The Future (Probably) Isn’t as Scary as You Think

Season 6, Episode 36 This week on Freakonomics Radio: what is truly inevitable? Stephen J. Dubner speaks with Internet pioneer Kevin Kelly about why we shouldn’t be afraid of the future and the folly of prediction. Plus: why can’t we predict earthquakes? To find out more, check out the podcasts from which this hour was drawn: “The […]

New Freakonomics Radio Podcast: The Folly of Prediction

Fact: Human beings love to predict the future.

Fact: Human beings are not very good at predicting the future.

Fact: Because the incentives to predict are quite imperfect -- bad predictions are rarely punished -- this situation is unlikely to change.

But wouldn't it be nice if it did?

That is the gist of our latest Freakonomics Radio podcast, called "The Folly of Prediction." This is the fourth of five hour-long podcasts we’ve been releasing recently. Some of you may have heard them on public-radio stations around the country, but now all the hours are being fed into our podcast stream. (You can download/subscribe at iTunes, get the RSS feed, listen live via the media player above, or read the transcript here.)

The Folly of Prediction

Season 1, Episode 4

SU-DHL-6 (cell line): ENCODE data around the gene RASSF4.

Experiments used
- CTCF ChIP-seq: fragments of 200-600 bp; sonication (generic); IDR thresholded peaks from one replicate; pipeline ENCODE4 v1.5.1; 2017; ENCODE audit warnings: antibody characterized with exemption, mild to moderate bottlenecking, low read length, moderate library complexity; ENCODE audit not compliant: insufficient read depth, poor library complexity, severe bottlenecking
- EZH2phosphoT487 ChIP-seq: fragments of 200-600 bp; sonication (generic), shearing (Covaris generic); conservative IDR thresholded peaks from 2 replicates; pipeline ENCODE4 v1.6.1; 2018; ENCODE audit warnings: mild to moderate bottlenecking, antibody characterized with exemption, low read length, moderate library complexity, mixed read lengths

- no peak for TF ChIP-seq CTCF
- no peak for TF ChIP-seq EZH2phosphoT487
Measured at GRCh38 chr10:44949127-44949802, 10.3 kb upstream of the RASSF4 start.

Fact: Human beings love to predict the future.

Fact: Human beings are not very good at predicting the future.

Fact: Because the incentives to predict are quit imperfect -- bad predictions are rarely punished -- this situation is unlikely to change.

But wouldn't it be nice if it did?

That is the gist of our latest hour-long special of Freakonomics Radio, called "The Folly of Prediction." You can listen or download via the media player embedded inside the post, or read a transcript here. This program and four more hours are being broadcast on public-radio stations across the country this summer, and they’ll all wind up in our podcast stream in short course. See this map of where to find a public radio station near you that plays the show. And you can subscribe to the Freakonomics Radio podcast on iTunes or via RSS.

Freakonomics Radio: Why Can’t We Predict Earthquakes?

The Tohoku earthquake off the Japanese coast on March 11 measured 9.0 on the Richter scale. That’s the fourth-biggest recorded earthquake in the world since 1900, the worst in Japan since modern instruments were first used 130 years ago. The earthquake and the tsunami it triggered led to shocking damage -- loss of life, loss of property, all sorts of aftermath issues. But as shocking as the damage has been, the earthquake itself wasn’t all that surprising. Seismoloigists -- the scientists who study earthquakes -- know a great deal about where they’re likely to occur, and how serious they’re likely to be.